- We measure utilization
- Make utilization projections
- And analyze the heck out of utilization
For all our numbers-crunching, health care utilization is much more than a numbers game.
Health Care Utilization Defined
There are various definitions. Because I prefer simple, let’s use the following.
The type and frequency of health care services we access.
So we have two categories.
- The type of services we use − office visits, prescriptions, surgery, etc.
- The frequency of those services − X number of doctor visits per year
Analysts gone wild dissect those two categories a million different ways. Oops, there’s that numbers game again.
In the battle of health care costs, the rallying cry is often, How can we reduce utilization?
As a favorite wellness mentor of mine counters −
Our focus shouldn’t be on reducing utilization.
Our focus should be on creating the right kind of utilization.
Is This Right?
Health reform promotes the concept of a better health care consumer. Employer sponsors of health benefits, burdened by decades of rising costs, push employees into taking responsibility for their own health.
All that is good. Some would say it’s working.
- Decline In Utilization Rates Signals A Change In The Inpatient Business Model − Health Affairs blog
- 5% decrease in use of Emergency Room (ER) services − Summary of Key Findings: April 2014: 8th Annual Cigna Choice Fund Experience Study
My concern comes with the celebration of reduced utilization in those of us with high-deductible, health savings account-type plans.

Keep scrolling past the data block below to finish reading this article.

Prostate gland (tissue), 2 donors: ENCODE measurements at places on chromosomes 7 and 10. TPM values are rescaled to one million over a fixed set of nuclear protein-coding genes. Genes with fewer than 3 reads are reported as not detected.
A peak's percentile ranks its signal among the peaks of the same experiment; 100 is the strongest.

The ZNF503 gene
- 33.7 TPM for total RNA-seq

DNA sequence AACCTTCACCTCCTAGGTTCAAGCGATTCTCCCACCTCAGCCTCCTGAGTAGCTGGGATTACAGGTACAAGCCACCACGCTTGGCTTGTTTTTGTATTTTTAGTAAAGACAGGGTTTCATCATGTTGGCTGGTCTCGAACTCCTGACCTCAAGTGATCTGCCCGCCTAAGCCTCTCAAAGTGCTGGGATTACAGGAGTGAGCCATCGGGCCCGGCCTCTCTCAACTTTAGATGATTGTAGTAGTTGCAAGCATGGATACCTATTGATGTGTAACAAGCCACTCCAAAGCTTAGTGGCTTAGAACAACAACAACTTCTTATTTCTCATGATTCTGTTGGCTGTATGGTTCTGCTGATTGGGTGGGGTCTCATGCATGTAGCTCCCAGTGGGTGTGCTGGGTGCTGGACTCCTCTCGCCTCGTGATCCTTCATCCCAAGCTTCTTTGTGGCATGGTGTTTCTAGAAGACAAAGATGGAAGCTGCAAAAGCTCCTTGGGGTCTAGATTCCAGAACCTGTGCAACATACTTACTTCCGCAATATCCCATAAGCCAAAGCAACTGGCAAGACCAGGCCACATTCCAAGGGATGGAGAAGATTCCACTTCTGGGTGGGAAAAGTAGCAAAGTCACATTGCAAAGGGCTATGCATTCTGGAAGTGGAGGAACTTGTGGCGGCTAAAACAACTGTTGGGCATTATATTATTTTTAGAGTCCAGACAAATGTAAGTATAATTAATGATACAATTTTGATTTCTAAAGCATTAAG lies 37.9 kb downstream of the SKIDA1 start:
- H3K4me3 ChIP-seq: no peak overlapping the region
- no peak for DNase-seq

- Reduced health care utilization
- But is it better utilization?
Promoting the right kind of utilization takes many forms.
- The individual with high blood pressure who regularly takes his or her medication
- The person who consistently receives recommended preventive services
- Follow-up visits to our doctor’s office to review test results and plan treatment
Or are we skipping those because we haven’t met our deductible or don’t know preventive care incurs no out-of-pocket cost?
So before we jump for joy at lower health care utilization, ask if it means eliminating the right kind of utilization.
To quote one of my dad’s favorite southernism −
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Notice of Disclaimer –Cathy Miller is not an attorney or health care provider and cannot provide legal or health care advice. The information provided is for your general background only, and is not intended to constitute legal or health care advice as to your specific circumstances. We recommend you review legislation with legal counsel and visit your physician for health care issues.